British humour

British humour is considered different from other countries’ humour and it is true, in many situations a British joke doesn’t translate well into for example Spanish. But what exactly makes it different? At the base of British humour are sarcasm and irony. Brits love irony because they are much too polite to be direct. When for example a bus arrives late, no one will tell the driver to his face that he is terribly late. It is much more likely to hear a Brit tell the driver something like: “I love it when the buses drive on time!”. He or she still means how terribly late the bus is, but by saying it ironically they can criticize without being offensive. And it works, all Brits will understand the irony, including the driver.

Brits like sarcasm and irony so much that it is almost always present in their conversations. And so are understatements and self-deprecation. All of these together can make talking to a Brit really funny. Even more so because most of them know how to keep a straight face while joking. Unfortunately it can make understanding a Brit for a foreigner really difficult too, because when you’re focusing on the main thread of the conversation, all these encrypted remarks will confuse you endlessly especially when the facial expression doesn’t tell you if these remarks are serious or not. So next time you hear a Brit saying something that really doesn’t make sense to you, he is probably joking.

Let me give you an example of an unexpected answer a Brit can give you to the seemingly normal question “how are you?”: “Fat, old and ugly”! Few Brits will resist a witty answer to a stupid question: you see a Brit fishing and you ask him if he just caught that fish that you see in his basket. He may say: “No, it’s a plastic model that I carry around for fun…”

Brits use a lot of understatements: “He is not too thin” while talking about an obese person, or “He knows a little about running a company” while talking about a successful CEO. Did you ever notice that there are in fact a lot of understatements in British English? If you pay attention you will hear “actually”, “a bit”, “quite” and “rather” all the time!

Brits love self-deprecation. They like it so much they tend to admire people who use it a lot more than people who boast about themselves. What is self-deprecation? According to the Cambridge dictionary: “Trying to make yourself, your abilities, or your achievements seem less important.” Here’s a funny example: you’re looking for a good hairdresser, so you ask a stranger on the street for one and he or she says: “Would I look like this if I knew one?”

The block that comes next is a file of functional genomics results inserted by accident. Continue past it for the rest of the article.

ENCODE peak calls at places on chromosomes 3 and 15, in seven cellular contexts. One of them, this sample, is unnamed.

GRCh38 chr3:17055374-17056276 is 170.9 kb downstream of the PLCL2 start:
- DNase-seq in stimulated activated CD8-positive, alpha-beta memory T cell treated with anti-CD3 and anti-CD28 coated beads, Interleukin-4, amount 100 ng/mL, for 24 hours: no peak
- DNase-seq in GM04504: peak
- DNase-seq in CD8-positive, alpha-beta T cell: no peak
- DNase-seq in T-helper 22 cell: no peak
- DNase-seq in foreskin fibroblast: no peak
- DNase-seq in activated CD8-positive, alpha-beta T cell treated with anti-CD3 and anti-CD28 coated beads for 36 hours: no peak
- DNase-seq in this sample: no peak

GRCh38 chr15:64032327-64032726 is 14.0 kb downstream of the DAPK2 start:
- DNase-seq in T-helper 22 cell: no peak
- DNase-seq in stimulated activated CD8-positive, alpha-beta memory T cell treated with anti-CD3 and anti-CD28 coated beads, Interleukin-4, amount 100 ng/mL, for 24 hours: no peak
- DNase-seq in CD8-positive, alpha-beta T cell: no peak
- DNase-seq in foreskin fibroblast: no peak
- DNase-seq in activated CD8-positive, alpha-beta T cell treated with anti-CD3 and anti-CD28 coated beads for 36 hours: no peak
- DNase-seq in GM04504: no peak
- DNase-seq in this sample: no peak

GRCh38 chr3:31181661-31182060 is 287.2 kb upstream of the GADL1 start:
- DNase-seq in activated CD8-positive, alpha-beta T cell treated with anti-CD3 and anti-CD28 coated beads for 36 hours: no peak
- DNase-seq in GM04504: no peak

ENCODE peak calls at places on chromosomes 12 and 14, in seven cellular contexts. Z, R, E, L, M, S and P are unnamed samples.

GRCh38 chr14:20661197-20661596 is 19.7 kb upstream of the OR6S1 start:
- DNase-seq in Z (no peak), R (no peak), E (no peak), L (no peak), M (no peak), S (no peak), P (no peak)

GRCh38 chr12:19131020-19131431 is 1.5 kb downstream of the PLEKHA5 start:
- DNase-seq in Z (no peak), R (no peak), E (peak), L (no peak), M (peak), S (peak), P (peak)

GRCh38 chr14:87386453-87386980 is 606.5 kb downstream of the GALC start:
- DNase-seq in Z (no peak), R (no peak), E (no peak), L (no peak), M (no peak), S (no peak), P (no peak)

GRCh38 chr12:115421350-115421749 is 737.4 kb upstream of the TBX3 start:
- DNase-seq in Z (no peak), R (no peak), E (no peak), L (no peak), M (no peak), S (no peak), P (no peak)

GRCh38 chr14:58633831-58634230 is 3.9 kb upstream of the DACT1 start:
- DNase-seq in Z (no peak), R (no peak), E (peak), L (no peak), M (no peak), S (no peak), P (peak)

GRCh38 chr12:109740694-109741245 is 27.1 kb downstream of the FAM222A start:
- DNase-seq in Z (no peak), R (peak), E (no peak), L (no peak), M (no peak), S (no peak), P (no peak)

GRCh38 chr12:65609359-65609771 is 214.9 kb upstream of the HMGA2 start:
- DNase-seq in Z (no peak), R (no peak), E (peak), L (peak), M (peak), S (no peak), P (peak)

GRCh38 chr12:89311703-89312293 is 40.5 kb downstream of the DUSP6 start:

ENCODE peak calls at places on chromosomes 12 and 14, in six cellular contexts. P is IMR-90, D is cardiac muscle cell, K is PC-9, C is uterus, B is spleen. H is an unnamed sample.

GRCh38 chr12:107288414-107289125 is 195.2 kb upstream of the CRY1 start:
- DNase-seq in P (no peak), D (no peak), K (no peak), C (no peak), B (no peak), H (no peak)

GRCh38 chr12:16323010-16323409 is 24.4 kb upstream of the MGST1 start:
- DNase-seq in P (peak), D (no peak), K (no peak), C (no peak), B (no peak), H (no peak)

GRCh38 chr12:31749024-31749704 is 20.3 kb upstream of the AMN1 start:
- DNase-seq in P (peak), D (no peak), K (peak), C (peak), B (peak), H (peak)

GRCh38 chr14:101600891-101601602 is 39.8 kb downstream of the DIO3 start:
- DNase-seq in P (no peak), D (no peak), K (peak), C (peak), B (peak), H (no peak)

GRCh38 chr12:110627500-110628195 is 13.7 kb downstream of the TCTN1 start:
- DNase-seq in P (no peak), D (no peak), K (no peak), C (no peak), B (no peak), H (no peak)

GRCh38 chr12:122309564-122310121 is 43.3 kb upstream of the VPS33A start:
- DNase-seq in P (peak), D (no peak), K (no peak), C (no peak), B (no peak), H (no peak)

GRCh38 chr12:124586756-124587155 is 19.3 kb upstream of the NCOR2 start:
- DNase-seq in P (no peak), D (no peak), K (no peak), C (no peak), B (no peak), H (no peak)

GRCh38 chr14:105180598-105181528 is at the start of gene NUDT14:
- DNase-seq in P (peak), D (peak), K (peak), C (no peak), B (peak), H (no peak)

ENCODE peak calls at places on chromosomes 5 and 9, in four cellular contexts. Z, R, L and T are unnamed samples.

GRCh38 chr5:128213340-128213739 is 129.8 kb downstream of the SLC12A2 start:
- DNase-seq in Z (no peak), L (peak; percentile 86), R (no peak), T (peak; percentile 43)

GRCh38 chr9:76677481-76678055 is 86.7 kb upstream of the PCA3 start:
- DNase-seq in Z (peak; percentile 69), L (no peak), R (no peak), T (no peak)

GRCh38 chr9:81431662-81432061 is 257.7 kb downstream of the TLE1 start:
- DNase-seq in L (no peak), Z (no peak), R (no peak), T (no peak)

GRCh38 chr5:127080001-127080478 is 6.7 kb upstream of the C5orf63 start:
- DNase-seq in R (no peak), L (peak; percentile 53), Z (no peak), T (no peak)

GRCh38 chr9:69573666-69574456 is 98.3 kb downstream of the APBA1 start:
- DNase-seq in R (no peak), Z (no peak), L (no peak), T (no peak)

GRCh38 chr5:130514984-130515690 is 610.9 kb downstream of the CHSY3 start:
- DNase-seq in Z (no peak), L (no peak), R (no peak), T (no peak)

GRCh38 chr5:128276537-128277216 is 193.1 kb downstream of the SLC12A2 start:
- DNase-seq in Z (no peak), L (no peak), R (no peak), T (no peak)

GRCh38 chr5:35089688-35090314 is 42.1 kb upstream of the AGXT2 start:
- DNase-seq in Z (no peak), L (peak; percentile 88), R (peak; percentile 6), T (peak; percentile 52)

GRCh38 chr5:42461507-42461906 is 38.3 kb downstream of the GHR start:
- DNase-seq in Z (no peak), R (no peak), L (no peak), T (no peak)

One last type of British humour that I want to mention is teasing. Brits tease a lot, but it is never meant to hurt someone, it is more a signal of acceptance and admiration. A Brit would never tease you if he didn’t like you. So don’t worry if you do something clumsy at work and your boss shouts out in exasperation: “Oh you can’t get decent staff these days!”

I hope you will be able to understand British humour after reading this. I’m afraid there’s no course in seeing the fun in British humour, but I think you will see it if you’re exposed to it long enough! And if not, you will most certainly improve your listening skills in the process.

Joris

Living off the grid

Here at Eloquentia we live in a remote farmhouse as you can see in the pictures on the website.  Living remote means living far away from all kinds of services. Far away from the water supply, far away from natural gas and far away from power lines. In English you can say: the house isn’t on the mains. Mains means ‘the system of pipes or wires that carry water or electricity into a house’. You can also say the house is off-grid. It’s off the grid, it’s not connected to any network (=red).